As a product manager in the security industry I have the opportunity to travel all over the world. On my trips it’s been very rare that I’ll find a location that does not provide some sort of wireless access. Even the most remote locations that may have a small coffee shop, eating establishment or small gathering area offer WiFi. Today it should be a no brainer for businesses of all kinds to provide wireless access to employees and maybe even extend this to their guests.

Most employees use mobile devices such as laptops, smartphones and tablets. Looking at the latest laptop models online most, if not all, come standard with an 802.11ac wireless adapter and you would be hard pressed to find a smaller laptop that has a LAN network interface which does not require an additional dongle or add-on cable.

Now let’s look at what it will take to roll out a wireless deployment for a small business properly and securely.

To begin with, initiate a site survey for the building. This will help you figure out how many access points you will need to provide awesome wireless coverage throughout the structure. It will also enable you to determine whether there are any issues with walls, microwaves or anything else that may interfere with the wireless signal.

Next, decide if you want to provide guest access. If you do, you will need to understand the wireless security requirements you’ll need to enforce, such as setting up a virtual access point, enforcing the use of encryption or leaving the guest access open, but requiring authentication to a captive portal, similar to what airports may use before guests are able to access the internet.

For employee wireless security you can require standards-based WPA2 encryption and decide if you will use PSK or EAP which require an authentication server. For an additional level of security you can mandate the use of SSL VPN to access company resources over the wireless network.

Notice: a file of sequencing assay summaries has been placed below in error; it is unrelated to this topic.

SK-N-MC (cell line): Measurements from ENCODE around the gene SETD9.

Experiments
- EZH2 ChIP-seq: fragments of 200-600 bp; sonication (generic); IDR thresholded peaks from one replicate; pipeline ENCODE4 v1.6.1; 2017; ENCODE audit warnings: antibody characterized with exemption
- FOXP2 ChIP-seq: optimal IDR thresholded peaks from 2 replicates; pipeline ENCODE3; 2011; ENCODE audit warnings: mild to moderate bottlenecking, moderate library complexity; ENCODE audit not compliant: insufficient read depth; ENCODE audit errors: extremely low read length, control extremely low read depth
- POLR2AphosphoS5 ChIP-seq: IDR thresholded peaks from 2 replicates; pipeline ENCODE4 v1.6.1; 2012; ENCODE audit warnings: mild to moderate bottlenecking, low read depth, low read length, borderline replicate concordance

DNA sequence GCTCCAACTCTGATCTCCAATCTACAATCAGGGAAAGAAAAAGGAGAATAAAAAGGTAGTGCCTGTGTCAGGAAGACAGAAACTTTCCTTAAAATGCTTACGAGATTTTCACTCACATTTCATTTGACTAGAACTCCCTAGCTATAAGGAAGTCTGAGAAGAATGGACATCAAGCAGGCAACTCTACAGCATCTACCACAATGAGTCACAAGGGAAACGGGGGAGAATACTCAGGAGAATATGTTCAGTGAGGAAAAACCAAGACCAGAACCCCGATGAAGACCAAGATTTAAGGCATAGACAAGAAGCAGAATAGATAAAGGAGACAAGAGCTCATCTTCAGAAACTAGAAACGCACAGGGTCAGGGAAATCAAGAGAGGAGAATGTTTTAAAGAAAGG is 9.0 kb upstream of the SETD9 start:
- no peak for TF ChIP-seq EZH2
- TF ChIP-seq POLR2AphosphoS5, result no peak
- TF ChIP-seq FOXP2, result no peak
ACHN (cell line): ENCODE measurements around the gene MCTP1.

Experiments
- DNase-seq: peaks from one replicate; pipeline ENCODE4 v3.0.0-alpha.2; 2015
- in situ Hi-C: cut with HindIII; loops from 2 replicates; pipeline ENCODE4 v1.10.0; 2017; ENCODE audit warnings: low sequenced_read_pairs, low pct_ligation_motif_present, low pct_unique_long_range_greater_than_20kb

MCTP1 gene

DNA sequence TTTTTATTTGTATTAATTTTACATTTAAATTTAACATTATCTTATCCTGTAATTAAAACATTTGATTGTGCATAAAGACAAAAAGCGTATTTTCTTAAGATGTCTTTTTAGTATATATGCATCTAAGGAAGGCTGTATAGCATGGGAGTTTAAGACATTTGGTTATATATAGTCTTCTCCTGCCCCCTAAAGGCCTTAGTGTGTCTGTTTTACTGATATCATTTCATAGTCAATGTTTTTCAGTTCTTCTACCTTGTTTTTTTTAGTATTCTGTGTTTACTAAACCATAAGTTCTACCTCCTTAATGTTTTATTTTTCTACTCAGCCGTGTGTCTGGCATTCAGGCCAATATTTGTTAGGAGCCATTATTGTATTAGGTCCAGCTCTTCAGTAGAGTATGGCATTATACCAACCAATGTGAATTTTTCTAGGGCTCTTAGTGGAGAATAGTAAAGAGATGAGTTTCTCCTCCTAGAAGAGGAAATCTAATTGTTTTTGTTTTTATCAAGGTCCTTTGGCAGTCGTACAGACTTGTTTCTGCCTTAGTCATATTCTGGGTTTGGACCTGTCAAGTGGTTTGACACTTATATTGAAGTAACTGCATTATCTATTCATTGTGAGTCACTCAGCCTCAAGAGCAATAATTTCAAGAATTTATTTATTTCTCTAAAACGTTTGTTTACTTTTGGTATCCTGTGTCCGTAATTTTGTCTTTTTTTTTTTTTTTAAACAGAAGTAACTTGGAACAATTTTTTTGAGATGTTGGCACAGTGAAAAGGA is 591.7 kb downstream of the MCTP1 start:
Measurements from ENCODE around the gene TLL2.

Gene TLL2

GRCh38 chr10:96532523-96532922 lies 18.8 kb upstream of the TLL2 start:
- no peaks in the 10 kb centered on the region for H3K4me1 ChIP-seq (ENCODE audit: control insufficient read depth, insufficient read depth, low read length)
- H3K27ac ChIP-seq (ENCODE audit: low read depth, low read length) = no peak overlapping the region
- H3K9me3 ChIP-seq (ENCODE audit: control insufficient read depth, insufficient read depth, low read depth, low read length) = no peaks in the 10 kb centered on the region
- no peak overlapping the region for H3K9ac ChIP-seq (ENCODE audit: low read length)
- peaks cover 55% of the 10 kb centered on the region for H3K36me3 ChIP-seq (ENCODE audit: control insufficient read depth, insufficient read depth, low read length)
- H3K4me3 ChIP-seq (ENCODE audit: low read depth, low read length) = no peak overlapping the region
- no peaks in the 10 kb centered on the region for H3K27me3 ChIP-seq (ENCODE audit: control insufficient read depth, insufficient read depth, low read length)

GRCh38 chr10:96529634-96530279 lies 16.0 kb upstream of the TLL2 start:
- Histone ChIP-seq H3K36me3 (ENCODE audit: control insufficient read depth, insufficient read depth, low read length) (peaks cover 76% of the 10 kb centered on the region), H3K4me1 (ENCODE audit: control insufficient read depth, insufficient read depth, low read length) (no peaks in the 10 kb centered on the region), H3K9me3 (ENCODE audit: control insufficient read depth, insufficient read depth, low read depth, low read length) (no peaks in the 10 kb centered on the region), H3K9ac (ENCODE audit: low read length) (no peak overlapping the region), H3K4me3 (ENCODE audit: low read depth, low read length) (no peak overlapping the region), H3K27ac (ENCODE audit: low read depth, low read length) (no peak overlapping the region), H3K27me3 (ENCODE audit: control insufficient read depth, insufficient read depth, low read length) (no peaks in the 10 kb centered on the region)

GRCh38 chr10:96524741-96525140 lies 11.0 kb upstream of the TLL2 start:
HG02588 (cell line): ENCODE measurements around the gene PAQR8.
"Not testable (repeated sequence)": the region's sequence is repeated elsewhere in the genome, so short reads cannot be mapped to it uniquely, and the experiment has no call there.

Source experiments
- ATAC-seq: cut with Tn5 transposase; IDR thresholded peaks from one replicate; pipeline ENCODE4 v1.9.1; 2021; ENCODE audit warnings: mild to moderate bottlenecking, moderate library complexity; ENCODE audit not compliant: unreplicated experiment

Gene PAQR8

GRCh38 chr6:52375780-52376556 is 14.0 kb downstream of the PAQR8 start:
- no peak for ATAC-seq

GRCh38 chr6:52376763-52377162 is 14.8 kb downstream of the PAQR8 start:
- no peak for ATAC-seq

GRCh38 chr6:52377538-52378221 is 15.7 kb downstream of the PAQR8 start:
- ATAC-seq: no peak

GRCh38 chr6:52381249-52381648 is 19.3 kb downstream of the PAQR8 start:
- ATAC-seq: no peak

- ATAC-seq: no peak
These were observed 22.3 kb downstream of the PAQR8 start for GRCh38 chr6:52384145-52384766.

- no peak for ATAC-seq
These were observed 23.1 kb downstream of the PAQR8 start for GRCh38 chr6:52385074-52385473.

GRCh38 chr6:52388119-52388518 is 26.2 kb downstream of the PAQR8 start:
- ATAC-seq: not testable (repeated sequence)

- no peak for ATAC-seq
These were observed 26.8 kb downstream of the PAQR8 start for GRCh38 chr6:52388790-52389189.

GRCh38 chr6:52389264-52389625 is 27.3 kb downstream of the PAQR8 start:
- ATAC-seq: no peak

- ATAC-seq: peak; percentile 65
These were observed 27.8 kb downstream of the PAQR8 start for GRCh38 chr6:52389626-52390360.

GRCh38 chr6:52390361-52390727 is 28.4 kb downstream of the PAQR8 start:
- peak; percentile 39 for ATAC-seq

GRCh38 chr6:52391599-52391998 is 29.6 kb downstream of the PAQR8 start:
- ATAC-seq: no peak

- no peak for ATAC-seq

With this new wireless network you will also need to take into consideration the security of the traffic going into and out of the wireless network for both employees and guests. This may include adding content/web filtering as a way to limit access to sites that could contain malware, and scanning all traffic through a deep packet inspection engine to look for potential intrusions and malware-based attacks that could impact employee or guest devices.

Additionally, you will want to enforce application-level bandwidth controls on the wireless network to ensure employees and guests don’t consume all the Internet bandwidth watching HD movies or downloading content.

Now that you’ve read through some of the basic requirements for deploying a wireless network, it might be a good time to get in contact with your local reseller or partner who can help with the planning, deployment and ongoing management of your wireless network.

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Matt Dieckman
Matthew Dieckman has over 12 years of network security experience and has held various product management, marketing and technical roles with SonicWall, Mistletoe Technologies and Nortel Networks. Matthew holds a B.S. in Business Administration from the University of San Francisco.

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